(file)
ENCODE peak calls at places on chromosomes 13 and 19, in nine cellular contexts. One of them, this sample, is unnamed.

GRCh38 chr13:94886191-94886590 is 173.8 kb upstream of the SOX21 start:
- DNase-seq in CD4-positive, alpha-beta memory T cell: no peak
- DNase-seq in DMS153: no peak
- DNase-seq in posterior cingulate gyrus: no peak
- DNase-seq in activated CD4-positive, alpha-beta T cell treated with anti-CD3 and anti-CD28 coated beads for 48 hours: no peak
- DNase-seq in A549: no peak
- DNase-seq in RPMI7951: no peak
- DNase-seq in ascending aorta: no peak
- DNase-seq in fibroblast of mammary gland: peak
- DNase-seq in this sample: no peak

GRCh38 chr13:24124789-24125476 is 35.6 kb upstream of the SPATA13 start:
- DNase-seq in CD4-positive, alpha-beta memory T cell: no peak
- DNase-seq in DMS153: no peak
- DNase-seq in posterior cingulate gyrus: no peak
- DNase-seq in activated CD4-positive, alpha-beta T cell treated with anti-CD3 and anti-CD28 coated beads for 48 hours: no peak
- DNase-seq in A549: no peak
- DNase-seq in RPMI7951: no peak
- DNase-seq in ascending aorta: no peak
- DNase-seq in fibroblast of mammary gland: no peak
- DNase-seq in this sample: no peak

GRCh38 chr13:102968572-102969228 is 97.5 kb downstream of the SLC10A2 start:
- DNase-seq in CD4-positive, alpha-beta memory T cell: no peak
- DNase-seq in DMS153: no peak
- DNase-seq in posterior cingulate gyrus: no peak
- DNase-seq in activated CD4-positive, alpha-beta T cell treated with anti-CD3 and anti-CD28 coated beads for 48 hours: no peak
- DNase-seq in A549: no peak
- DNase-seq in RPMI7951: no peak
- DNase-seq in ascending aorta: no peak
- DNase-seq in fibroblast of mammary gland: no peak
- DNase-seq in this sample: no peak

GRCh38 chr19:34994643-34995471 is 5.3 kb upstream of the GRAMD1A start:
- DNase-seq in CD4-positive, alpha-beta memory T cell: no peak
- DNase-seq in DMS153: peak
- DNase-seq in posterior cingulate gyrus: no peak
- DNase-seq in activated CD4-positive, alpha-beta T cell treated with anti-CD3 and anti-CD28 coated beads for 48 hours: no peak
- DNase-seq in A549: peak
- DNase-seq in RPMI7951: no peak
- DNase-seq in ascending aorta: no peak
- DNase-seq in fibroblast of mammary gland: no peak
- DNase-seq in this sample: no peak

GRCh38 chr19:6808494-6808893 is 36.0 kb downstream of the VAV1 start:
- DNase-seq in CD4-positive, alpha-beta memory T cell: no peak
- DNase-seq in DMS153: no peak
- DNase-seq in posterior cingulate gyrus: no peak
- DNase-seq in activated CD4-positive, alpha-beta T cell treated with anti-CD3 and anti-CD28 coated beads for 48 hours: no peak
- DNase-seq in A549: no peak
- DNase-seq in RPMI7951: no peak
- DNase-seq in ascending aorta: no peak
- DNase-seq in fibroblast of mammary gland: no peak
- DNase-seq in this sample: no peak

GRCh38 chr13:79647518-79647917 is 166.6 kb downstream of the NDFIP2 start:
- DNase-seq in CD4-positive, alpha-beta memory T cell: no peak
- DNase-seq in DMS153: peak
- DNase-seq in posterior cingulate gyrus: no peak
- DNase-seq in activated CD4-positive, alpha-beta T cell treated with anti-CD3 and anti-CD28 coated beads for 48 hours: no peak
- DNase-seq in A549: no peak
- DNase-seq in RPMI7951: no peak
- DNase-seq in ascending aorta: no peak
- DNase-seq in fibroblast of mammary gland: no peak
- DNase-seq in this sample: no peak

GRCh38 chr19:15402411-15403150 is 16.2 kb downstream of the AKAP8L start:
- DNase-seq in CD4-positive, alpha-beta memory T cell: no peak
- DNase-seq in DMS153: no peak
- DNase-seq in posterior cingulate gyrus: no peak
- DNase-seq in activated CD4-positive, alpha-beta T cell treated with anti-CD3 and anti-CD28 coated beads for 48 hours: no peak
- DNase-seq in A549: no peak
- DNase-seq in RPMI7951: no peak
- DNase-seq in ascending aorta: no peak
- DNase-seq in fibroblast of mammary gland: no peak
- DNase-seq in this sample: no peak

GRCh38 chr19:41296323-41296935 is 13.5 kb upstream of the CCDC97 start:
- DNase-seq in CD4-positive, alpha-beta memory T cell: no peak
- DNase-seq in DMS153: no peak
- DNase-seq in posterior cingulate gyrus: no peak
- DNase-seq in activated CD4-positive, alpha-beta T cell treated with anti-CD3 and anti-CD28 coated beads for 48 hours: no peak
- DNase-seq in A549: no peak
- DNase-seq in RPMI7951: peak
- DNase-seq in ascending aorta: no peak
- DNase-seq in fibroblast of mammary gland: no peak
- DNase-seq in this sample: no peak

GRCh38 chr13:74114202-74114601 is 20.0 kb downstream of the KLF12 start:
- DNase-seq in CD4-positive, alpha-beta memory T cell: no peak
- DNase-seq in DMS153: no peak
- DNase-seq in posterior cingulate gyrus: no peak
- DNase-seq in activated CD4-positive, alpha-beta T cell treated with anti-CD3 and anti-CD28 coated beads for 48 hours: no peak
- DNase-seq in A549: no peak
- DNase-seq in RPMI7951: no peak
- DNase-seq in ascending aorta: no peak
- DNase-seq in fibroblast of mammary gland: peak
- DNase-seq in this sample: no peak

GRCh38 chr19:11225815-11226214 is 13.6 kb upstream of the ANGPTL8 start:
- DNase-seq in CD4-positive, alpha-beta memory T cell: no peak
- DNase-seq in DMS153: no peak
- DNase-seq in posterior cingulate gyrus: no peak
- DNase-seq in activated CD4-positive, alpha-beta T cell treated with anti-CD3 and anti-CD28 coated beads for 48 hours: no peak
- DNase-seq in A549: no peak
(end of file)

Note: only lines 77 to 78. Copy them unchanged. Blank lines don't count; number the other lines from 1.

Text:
- DNase-seq in A549: no peak
- DNase-seq in RPMI7951: peak